Each sequence lasts between six-and-a-half and 11-and-a-half minutes, depending on the intensity level you pick. It's long enough to be satisfying, but short enough that you're not going to get bored and wander off halfway through. There's also the ability to pause the mat mid-cycle (if the doorbell goes, for instance), and you can always pop on another cycle back-to-back if you're in the zen zone when the first one finishes. 

Homedics Stretch XS review

(Image credit: Homedics)

When not in use, the mat folds / rolls up with the pillow in the middle, and there are velcro straps to keep it in place. A carry handle makes it pretty easy to tote around. While not teeny-tiny, the packed-up mat is nice and neat and can easily be tucked into a cupboard or – Homedics suggests – under a desk. The setup process is simple and intuitive: undo the straps, roll out the mat, connect the power cable, position the pillow where you want it and off you go. The controls are also nice and easy to use.

Homedics Stretch XS review: who's it for?

Homedics is vaguely targeting this at anyone who spends their days sitting at a desk. To get a rounded view of what it can offer, I tested it out (32, no mobility problems, regularly does actual yoga), and so did my mum (60, hypermobile, dodgy hips, has to build up momentum to get off the sofa).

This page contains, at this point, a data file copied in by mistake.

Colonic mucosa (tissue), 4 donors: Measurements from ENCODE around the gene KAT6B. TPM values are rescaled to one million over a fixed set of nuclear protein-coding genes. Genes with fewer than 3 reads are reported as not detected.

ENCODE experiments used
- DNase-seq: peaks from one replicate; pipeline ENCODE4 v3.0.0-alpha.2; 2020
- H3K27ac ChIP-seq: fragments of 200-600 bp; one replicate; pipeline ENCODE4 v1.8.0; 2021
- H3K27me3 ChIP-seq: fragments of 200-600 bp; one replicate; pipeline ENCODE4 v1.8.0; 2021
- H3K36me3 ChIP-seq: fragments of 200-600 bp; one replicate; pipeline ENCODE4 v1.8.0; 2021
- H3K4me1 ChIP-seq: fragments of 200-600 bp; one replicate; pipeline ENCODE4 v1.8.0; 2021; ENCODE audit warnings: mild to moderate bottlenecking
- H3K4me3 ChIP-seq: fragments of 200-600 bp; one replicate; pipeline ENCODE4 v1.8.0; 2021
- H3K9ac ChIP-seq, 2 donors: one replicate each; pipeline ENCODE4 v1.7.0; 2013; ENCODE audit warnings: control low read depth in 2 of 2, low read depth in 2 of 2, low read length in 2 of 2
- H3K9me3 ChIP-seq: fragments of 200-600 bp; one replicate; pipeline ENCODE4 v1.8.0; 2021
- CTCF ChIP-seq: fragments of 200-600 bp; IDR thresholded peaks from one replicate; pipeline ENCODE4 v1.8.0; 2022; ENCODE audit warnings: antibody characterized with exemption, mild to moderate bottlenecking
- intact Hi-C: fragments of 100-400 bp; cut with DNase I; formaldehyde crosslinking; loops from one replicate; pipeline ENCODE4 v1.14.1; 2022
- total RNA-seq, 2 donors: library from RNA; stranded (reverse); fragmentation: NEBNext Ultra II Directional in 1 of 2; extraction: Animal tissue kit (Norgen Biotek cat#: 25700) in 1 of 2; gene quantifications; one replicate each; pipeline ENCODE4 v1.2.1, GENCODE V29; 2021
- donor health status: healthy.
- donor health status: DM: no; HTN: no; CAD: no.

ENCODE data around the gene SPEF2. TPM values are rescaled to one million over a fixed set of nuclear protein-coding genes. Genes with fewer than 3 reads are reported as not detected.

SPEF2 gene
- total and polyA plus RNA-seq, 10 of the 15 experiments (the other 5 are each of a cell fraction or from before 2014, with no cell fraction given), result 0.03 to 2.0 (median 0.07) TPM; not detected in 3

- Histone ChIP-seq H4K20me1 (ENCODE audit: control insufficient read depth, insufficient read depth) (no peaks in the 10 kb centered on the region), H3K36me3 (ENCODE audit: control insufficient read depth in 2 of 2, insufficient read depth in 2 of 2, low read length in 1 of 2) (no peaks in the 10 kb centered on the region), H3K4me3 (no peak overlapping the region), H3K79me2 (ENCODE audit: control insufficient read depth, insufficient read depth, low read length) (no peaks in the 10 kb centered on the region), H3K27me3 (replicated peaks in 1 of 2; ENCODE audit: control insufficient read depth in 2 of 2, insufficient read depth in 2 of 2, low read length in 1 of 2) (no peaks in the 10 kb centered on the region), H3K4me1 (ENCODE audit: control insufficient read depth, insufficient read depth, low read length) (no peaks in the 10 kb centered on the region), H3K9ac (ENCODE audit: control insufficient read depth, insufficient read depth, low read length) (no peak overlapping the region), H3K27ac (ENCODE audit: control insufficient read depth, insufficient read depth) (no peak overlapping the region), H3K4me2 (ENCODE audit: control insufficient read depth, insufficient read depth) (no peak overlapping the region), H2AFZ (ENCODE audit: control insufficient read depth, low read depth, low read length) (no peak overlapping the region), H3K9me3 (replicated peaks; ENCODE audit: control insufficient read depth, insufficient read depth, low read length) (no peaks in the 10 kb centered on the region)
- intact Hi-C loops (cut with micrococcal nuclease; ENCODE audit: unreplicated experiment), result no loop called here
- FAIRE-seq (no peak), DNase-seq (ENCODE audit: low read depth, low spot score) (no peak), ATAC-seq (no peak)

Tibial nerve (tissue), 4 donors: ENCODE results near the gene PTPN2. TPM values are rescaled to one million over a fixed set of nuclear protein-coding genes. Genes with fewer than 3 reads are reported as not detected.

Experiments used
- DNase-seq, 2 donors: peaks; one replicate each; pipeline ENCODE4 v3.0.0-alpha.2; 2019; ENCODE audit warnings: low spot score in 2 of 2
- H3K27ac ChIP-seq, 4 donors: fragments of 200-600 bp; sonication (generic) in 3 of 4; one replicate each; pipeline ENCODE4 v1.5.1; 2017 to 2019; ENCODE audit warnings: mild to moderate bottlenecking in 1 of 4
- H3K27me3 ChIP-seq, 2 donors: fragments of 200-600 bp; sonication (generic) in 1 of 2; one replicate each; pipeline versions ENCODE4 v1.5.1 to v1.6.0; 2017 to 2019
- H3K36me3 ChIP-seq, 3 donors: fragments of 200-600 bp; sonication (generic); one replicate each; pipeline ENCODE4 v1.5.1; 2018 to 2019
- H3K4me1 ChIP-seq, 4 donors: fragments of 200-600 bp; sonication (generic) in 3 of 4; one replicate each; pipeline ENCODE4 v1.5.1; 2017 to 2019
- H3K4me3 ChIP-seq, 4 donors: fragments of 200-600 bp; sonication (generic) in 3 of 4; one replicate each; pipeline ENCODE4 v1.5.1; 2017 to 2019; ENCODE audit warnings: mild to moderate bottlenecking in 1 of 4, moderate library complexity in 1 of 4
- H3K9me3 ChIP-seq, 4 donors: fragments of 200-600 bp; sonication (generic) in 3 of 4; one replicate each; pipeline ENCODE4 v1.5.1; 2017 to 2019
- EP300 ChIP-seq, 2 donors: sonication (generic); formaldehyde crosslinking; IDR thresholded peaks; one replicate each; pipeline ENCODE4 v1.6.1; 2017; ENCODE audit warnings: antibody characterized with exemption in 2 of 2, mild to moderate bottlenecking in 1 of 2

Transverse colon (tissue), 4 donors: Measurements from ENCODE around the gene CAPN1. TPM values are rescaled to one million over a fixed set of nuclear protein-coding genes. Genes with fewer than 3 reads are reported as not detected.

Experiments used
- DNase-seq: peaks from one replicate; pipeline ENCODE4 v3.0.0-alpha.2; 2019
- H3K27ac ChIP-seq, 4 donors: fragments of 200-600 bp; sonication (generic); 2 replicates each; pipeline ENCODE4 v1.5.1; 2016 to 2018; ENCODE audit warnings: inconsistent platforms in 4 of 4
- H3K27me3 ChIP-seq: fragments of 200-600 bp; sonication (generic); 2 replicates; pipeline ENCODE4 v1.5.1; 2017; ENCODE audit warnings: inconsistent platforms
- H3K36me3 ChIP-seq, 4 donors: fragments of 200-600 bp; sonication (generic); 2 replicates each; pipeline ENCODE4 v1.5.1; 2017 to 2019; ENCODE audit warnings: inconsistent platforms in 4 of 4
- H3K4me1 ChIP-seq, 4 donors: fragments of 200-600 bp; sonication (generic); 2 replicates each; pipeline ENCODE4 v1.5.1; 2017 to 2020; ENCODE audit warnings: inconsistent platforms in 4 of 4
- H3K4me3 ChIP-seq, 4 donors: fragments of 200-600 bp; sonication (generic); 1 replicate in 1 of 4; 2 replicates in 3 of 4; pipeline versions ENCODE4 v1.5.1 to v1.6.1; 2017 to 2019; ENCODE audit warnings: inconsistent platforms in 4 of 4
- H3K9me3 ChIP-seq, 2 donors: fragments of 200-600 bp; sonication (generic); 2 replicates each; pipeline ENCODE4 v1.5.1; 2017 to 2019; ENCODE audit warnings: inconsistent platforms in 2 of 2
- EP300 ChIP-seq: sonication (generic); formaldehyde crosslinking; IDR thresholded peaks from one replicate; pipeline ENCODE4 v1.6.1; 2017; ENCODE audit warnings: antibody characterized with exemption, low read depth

The first thing I'd say is that the Stretch XS really does stretch you out. I thought it might be too gentle for me, but even on the lowest intensity setting it felt like a good range of motion. That said, the 'yoga' link is tenuous – it's closer to a gentle Pilates if anything, but really this is its own experience. Because you're laid down on the mat you can relax right into the motions in a controlled and supported way, confident that you're probably not going to do yourself any damage (although caution is advised, of course, especially if you have back problems).

Homedics Stretch XS review

(Image credit: Homedics)

For me as a relatively fit and able-bodied person, it was simply a relaxing way to unwind after long hours sat in front of a screen. Since I've had it in my possession I've been motivated to get it out a few times at the end of the day, but I do wonder if it's the kind of thing that might eventually end up gathering dust in a cupboard, once the novelty wears off. 

My mum was a big fan, and found the mat eased the aches and pains in her hips and helped to loosen up her joints, which tend to feel stiff at the end of the day. A look at the reviews online for this product echo her sentiments. It seems the Stretch XS is proving the biggest hit with those suffering from back or shoulder pain: there are rave reviews from users saying it's effective at providing pain relief. Do note, it's not sold as a medical device. And obviously at a minimum you'd need to be mobile enough to easily get up and down off the floor to use it.

Homedics Stretch XS review